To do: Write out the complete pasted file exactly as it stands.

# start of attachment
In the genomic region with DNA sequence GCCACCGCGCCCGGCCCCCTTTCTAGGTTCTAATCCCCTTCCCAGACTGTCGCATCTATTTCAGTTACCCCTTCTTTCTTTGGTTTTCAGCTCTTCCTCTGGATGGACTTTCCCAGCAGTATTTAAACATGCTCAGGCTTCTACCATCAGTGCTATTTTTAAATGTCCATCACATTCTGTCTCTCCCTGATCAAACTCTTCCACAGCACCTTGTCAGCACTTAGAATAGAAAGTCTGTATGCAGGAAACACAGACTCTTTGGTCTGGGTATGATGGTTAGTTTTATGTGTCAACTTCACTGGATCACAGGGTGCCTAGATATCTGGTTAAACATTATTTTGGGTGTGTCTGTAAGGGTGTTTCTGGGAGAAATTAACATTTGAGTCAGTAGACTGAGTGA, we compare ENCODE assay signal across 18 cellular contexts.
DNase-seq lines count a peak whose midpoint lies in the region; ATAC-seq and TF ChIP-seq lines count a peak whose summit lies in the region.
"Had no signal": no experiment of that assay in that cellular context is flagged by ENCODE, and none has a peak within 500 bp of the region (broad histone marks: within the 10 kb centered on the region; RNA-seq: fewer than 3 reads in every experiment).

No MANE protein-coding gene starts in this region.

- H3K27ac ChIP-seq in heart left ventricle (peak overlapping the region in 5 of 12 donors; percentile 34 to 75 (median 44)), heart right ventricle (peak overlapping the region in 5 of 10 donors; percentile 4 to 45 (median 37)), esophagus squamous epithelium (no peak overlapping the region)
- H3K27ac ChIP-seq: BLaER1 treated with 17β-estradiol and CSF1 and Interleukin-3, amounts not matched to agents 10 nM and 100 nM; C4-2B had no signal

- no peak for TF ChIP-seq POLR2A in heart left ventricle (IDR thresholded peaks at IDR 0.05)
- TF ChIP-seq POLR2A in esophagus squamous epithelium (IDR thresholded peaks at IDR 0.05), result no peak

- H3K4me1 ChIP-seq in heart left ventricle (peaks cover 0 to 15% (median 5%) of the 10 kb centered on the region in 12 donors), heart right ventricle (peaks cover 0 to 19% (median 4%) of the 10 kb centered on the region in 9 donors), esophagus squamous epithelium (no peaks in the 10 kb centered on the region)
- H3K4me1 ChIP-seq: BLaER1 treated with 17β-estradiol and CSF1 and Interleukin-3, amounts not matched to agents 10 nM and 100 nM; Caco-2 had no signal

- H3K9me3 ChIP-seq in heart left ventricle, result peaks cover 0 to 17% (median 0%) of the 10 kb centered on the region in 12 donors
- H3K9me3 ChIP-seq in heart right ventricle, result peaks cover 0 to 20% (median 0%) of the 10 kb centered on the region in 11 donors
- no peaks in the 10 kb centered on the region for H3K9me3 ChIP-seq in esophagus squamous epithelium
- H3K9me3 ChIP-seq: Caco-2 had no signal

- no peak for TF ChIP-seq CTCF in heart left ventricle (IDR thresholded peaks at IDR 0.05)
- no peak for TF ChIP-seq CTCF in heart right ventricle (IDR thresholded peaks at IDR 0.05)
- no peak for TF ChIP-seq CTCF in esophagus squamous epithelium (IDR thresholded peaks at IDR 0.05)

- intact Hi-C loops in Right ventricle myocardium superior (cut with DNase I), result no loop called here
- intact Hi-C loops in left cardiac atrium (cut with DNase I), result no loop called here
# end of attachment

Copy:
In the genomic region with DNA sequence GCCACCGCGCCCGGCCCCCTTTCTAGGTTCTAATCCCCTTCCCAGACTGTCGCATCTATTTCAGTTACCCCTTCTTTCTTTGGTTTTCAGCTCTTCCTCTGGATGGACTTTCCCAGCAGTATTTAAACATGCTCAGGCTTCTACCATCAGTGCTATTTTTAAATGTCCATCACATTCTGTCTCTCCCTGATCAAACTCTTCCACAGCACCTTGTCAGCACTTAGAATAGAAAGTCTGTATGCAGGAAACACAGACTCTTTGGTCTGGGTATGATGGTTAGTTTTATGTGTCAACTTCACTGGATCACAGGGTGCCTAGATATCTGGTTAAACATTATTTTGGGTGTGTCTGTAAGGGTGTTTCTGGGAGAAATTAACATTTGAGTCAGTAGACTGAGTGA, we compare ENCODE assay signal across 18 cellular contexts.
DNase-seq lines count a peak whose midpoint lies in the region; ATAC-seq and TF ChIP-seq lines count a peak whose summit lies in the region.
"Had no signal": no experiment of that assay in that cellular context is flagged by ENCODE, and none has a peak within 500 bp of the region (broad histone marks: within the 10 kb centered on the region; RNA-seq: fewer than 3 reads in every experiment).

No MANE protein-coding gene starts in this region.

- H3K27ac ChIP-seq in heart left ventricle (peak overlapping the region in 5 of 12 donors; percentile 34 to 75 (median 44)), heart right ventricle (peak overlapping the region in 5 of 10 donors; percentile 4 to 45 (median 37)), esophagus squamous epithelium (no peak overlapping the region)
- H3K27ac ChIP-seq: BLaER1 treated with 17β-estradiol and CSF1 and Interleukin-3, amounts not matched to agents 10 nM and 100 nM; C4-2B had no signal

- no peak for TF ChIP-seq POLR2A in heart left ventricle (IDR thresholded peaks at IDR 0.05)
- TF ChIP-seq POLR2A in esophagus squamous epithelium (IDR thresholded peaks at IDR 0.05), result no peak

- H3K4me1 ChIP-seq in heart left ventricle (peaks cover 0 to 15% (median 5%) of the 10 kb centered on the region in 12 donors), heart right ventricle (peaks cover 0 to 19% (median 4%) of the 10 kb centered on the region in 9 donors), esophagus squamous epithelium (no peaks in the 10 kb centered on the region)
- H3K4me1 ChIP-seq: BLaER1 treated with 17β-estradiol and CSF1 and Interleukin-3, amounts not matched to agents 10 nM and 100 nM; Caco-2 had no signal

- H3K9me3 ChIP-seq in heart left ventricle, result peaks cover 0 to 17% (median 0%) of the 10 kb centered on the region in 12 donors
- H3K9me3 ChIP-seq in heart right ventricle, result peaks cover 0 to 20% (median 0%) of the 10 kb centered on the region in 11 donors
- no peaks in the 10 kb centered on the region for H3K9me3 ChIP-seq in esophagus squamous epithelium
- H3K9me3 ChIP-seq: Caco-2 had no signal

- no peak for TF ChIP-seq CTCF in heart left ventricle (IDR thresholded peaks at IDR 0.05)
- no peak for TF ChIP-seq CTCF in heart right ventricle (IDR thresholded peaks at IDR 0.05)
- no peak for TF ChIP-seq CTCF in esophagus squamous epithelium (IDR thresholded peaks at IDR 0.05)

- intact Hi-C loops in Right ventricle myocardium superior (cut with DNase I), result no loop called here
- intact Hi-C loops in left cardiac atrium (cut with DNase I), result no loop called here